Figure 1: Complete pipeline with a simple scene [AZJ15]. The central view is shown here and the whole light field is shown in the Supplementary Material [Gar]. (a) Input light field . (b) Filtered light field . (c) Normalized input . (d) Resulting shading from line 10 in 1 and Equation 8; note that although it looks consistent in one view, the global coherence is not guaranteed as shown in the Supplementary Material videos. (e) Resulting reflectance from from line 10 in 1 and Equation 8. (f) Filtered reflectance . (g) Final shading . (h) Final reflectance .

3 Formulation

To represent a light field, we use the two-plane parametrization on ray space , which captures a light ray passing through two parallel planes: the sensor plane , and the virtual camera plane or image plane . Analogous to its 2D image counterpart, the problem of intrinsic light field decomposition can be formulated as follows: for each ray of the light field , we aim to find its corresponding reflectance and shading components and , respectively.


Instead of solving for single rays directly, the problem can be formulated in the gradient domain for the image plane :


more compactly . Where , and denote the single views for each for each input view , its reflectance and shading in log spaces. Note that we denote single views computed in log domain with lowercase, while uppercase letters denote the whole light field in the original domain.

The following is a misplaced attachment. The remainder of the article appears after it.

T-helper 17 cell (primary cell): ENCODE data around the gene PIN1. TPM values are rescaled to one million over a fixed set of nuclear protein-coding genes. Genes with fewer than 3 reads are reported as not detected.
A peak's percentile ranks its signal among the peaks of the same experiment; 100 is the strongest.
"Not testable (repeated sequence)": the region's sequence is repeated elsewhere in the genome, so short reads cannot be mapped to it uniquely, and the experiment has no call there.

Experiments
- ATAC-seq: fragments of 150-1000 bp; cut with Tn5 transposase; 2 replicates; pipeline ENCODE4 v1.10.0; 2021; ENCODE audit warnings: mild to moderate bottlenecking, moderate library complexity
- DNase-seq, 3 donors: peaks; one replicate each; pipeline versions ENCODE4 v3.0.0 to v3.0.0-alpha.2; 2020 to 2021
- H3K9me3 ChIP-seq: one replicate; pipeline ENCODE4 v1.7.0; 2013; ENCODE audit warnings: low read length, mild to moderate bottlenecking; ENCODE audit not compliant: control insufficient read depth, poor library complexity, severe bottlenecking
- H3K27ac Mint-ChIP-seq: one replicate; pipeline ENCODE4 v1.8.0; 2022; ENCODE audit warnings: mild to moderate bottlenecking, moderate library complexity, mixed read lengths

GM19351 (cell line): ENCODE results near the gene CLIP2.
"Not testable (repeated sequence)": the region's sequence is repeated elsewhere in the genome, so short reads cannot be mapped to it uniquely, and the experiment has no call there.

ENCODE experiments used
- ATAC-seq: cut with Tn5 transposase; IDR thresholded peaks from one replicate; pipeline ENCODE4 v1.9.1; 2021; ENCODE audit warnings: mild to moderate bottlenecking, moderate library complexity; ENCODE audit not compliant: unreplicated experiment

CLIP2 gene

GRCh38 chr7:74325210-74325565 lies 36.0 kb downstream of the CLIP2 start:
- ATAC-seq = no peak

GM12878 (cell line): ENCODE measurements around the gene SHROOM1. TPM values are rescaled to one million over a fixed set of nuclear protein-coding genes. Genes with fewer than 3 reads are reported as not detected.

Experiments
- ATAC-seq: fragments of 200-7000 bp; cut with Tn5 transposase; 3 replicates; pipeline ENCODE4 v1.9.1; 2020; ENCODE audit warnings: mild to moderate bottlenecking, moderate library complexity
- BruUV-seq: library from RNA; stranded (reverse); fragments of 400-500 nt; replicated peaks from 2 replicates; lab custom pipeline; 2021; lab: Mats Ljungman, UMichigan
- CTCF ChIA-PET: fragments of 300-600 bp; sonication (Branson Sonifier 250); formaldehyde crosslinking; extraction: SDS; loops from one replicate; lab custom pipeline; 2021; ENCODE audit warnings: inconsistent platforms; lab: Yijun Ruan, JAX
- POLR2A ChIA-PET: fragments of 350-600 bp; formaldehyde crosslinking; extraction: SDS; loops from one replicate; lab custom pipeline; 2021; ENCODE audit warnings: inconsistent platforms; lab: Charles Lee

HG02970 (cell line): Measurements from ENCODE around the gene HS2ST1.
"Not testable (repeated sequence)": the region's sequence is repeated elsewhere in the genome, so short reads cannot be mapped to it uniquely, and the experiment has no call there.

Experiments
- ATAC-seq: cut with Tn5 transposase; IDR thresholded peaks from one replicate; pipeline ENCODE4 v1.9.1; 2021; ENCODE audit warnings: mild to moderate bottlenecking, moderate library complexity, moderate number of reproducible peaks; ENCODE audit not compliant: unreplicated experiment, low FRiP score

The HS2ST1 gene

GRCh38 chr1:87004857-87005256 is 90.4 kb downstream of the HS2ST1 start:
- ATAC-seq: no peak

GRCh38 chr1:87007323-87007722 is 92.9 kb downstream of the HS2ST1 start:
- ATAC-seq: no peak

The classic Retinex approach [LM71] proposes a solution to this formulation by classifying each gradient as either shading or albedo. As seen before, different heuristics have been proposed over the years, with the simplest one associating changes in albedo with changes in chromaticity. Although this provides compelling results for some scenes, it still has the following limitations: chromatic changes do not always correspond to albedo changes; the solution is very sensitive to high frequency texture; and more importantly it does not take into account the effects of occlusion boundaries, where shading and albedo vary at the same time.

4 Our method

4.1 Overview